What: All Issues : Making Government Work for Everyone, Not Just the Rich or Powerful : Consumer Protection : (H.R. 4173) On the Minnick of Idaho amendment that would have moved the proposed new Consumer Financial Protection Agency into the Treasury Department, and required that the standards used by the new agency be in accordance with those already used by the Federal Trade Commission
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(H.R. 4173) On the Minnick of Idaho amendment that would have moved the proposed new Consumer Financial Protection Agency into the Treasury Department, and required that the standards used by the new agency be in accordance with those already used by the Federal Trade Commission
house Roll Call 965     Dec 11, 2009
Y = Conservative
N = Progressive
Winning Side:
Progressive

This was a vote on an amendment offered by Rep. Minnick (D-ID) that would have moved the proposed new Consumer Financial Protection Agency into the Treasury Department, and required that the standards used by it be in accordance with those already used by the Federal Trade Commission.

The amendment was offered to H.R. 4173, a bill designed to implement the most significant regulatory reform of the financial industry since the Great Depression. H.R. 4173 also created the new Consumer Financial Protection Agency. The debate on the amendment focused on where in the federal bureaucracy the proposed new agency would be located and on what standards it would use to promote consumer projections.

Rep. Minnick began his statement in support of the amendment by saying “we all support the goal of stronger, more uniform consumer protection regulation. . . .” He then said “but you don't achieve that by splitting the responsibility between two regulators (the proposed new Consumer Financial Protection Agency and the existing Federal Trade Commission) . . . each with half the responsibility. And you compound that mistake by creating exemptions to the new regulation which create gaps and inconsistency . . . To split the responsibility between two inherently feuding regulators will lead to conflict, inaction, failure, and frustration.” Minnick claimed that the adoption of his amendment would create “a strong mandate for consumer protection in all of the existing regulators”.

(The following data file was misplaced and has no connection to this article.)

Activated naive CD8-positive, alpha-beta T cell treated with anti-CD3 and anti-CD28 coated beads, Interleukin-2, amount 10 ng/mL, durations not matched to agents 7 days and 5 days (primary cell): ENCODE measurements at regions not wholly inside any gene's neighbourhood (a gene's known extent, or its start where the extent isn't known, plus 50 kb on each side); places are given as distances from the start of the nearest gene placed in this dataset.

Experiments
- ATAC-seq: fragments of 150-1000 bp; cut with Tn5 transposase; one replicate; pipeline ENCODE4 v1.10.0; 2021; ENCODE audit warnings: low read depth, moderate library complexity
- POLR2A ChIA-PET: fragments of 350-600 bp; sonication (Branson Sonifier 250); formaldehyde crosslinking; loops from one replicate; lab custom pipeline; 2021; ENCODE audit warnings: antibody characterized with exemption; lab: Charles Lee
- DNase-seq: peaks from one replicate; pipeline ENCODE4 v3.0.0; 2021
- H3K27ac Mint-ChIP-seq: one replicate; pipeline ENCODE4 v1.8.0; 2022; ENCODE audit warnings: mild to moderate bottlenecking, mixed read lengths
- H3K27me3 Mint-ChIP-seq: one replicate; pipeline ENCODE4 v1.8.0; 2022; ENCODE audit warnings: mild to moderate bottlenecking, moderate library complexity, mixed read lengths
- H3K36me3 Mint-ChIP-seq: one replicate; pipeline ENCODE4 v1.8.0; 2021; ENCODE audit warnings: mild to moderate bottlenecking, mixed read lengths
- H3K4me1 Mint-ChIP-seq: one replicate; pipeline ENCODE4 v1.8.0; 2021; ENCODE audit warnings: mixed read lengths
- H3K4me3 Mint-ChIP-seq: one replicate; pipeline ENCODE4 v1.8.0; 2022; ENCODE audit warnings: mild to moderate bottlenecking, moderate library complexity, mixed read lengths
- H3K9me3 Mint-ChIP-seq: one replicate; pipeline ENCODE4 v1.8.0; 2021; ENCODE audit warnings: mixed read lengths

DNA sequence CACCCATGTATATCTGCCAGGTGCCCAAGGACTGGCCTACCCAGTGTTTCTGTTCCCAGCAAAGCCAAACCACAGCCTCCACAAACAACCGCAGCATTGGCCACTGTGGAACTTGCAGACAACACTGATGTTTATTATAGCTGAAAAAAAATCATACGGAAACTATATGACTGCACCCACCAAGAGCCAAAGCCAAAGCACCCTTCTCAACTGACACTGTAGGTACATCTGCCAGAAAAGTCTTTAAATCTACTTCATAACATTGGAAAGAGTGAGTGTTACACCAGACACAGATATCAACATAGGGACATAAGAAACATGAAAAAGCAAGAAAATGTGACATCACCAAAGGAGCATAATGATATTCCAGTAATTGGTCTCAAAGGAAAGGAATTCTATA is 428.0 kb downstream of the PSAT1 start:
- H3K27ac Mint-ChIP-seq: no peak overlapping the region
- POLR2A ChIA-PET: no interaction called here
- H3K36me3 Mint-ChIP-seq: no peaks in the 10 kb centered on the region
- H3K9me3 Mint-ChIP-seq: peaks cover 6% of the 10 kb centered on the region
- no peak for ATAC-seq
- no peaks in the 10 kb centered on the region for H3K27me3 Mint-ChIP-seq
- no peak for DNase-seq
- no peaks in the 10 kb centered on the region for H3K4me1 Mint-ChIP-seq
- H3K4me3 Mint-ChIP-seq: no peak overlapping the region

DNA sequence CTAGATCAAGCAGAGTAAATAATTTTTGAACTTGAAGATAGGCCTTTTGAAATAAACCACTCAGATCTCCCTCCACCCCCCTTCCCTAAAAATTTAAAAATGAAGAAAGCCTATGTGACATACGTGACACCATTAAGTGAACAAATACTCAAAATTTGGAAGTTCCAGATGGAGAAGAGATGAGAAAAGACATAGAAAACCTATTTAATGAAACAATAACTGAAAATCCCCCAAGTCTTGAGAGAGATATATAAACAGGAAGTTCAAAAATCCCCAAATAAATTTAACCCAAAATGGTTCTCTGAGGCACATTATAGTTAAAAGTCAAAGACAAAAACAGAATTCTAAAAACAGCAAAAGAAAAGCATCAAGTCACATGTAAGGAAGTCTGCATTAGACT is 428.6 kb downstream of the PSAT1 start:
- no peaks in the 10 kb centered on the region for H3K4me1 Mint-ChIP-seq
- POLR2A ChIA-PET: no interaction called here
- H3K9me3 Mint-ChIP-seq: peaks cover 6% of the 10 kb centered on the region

Rep. Boren (D-OK), who supported the amendment, first acknowledged that the “need to reform the way America's banking and financial regulatory system is important.” He then said: “The question, though, is: Just how many new government agencies are necessary to accomplish this task? If we create a new federal agency to regulate consumer credit, will it improve the current regulatory framework or will it end up costing American jobs? I think we need to be cautious in our approach.”

Rep. Bean (D-IL) opposed the amendment. She said: “Reforming our financial system is vitally important to creating a functional, sustainable financial system that American families and businesses can count on. We must not fail to enact adequate safeguards (to prevent fraud and promote disclosure) so that the mistakes of the past do not reoccur . . . In order to accomplish this goal, we need an independent agency whose sole purpose is to protect and empower consumers to make informed financial decisions. The new Consumer Financial Protection Agency, would go a long way towards that end, restoring vital protections that were absent and duly needed during the buildup to America's recent financial fallout.”

Rep. Moore (D-KS) also opposed the amendment. He claimed that it would create “a bureaucratic nightmare.” Moore also suggested that making the changes proposed by the amendment would diminish the capacity of the proposed new agency to control the major institutions that contributed to the recent financial crisis.

The amendment was defeated by a vote of 208-223.  One hundred and seventy-five Republicans and thirty-three Democrats voted “aye”. All two hundred and twenty-three “nay” votes were cast by Democrats, including a majority of the most progressive Members. As a result, no language was added to H.R. 4173 moving the proposed new Consumer Financial Protection Agency into the Treasury Department and requiring it to use the same standards as the Federal Trade Commission.

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